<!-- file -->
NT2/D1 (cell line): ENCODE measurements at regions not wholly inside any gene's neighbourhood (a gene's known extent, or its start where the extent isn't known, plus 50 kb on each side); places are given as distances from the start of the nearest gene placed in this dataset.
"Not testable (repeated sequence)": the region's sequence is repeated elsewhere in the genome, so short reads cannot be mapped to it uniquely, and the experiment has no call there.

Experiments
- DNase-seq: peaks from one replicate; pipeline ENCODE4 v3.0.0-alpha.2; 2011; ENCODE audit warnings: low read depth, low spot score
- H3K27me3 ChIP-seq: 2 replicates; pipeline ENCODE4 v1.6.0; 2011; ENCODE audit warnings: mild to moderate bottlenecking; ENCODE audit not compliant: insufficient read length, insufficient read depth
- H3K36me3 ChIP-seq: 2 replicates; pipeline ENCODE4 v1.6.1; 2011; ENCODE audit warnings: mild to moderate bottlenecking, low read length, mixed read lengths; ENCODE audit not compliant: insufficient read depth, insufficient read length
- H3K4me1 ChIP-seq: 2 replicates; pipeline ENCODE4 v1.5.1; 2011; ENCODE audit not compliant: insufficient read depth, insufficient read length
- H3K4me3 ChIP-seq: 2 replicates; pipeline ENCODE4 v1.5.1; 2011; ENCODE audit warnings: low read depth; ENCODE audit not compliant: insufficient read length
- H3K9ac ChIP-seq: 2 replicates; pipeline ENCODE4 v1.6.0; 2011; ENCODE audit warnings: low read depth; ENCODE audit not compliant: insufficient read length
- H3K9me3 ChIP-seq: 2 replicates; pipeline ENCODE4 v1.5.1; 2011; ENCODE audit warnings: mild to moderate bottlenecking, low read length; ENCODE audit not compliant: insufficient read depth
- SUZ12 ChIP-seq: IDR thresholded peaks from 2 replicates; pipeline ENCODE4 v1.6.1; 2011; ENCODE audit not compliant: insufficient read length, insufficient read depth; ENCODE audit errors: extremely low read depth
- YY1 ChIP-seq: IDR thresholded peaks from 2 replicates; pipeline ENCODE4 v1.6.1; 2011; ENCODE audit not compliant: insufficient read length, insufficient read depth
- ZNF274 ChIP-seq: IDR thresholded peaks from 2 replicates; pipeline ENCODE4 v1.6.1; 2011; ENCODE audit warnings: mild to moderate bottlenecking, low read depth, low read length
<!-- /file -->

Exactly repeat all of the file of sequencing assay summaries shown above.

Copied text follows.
NT2/D1 (cell line): ENCODE measurements at regions not wholly inside any gene's neighbourhood (a gene's known extent, or its start where the extent isn't known, plus 50 kb on each side); places are given as distances from the start of the nearest gene placed in this dataset.
"Not testable (repeated sequence)": the region's sequence is repeated elsewhere in the genome, so short reads cannot be mapped to it uniquely, and the experiment has no call there.

Experiments
- DNase-seq: peaks from one replicate; pipeline ENCODE4 v3.0.0-alpha.2; 2011; ENCODE audit warnings: low read depth, low spot score
- H3K27me3 ChIP-seq: 2 replicates; pipeline ENCODE4 v1.6.0; 2011; ENCODE audit warnings: mild to moderate bottlenecking; ENCODE audit not compliant: insufficient read length, insufficient read depth
- H3K36me3 ChIP-seq: 2 replicates; pipeline ENCODE4 v1.6.1; 2011; ENCODE audit warnings: mild to moderate bottlenecking, low read length, mixed read lengths; ENCODE audit not compliant: insufficient read depth, insufficient read length
- H3K4me1 ChIP-seq: 2 replicates; pipeline ENCODE4 v1.5.1; 2011; ENCODE audit not compliant: insufficient read depth, insufficient read length
- H3K4me3 ChIP-seq: 2 replicates; pipeline ENCODE4 v1.5.1; 2011; ENCODE audit warnings: low read depth; ENCODE audit not compliant: insufficient read length
- H3K9ac ChIP-seq: 2 replicates; pipeline ENCODE4 v1.6.0; 2011; ENCODE audit warnings: low read depth; ENCODE audit not compliant: insufficient read length
- H3K9me3 ChIP-seq: 2 replicates; pipeline ENCODE4 v1.5.1; 2011; ENCODE audit warnings: mild to moderate bottlenecking, low read length; ENCODE audit not compliant: insufficient read depth
- SUZ12 ChIP-seq: IDR thresholded peaks from 2 replicates; pipeline ENCODE4 v1.6.1; 2011; ENCODE audit not compliant: insufficient read length, insufficient read depth; ENCODE audit errors: extremely low read depth
- YY1 ChIP-seq: IDR thresholded peaks from 2 replicates; pipeline ENCODE4 v1.6.1; 2011; ENCODE audit not compliant: insufficient read length, insufficient read depth
- ZNF274 ChIP-seq: IDR thresholded peaks from 2 replicates; pipeline ENCODE4 v1.6.1; 2011; ENCODE audit warnings: mild to moderate bottlenecking, low read depth, low read length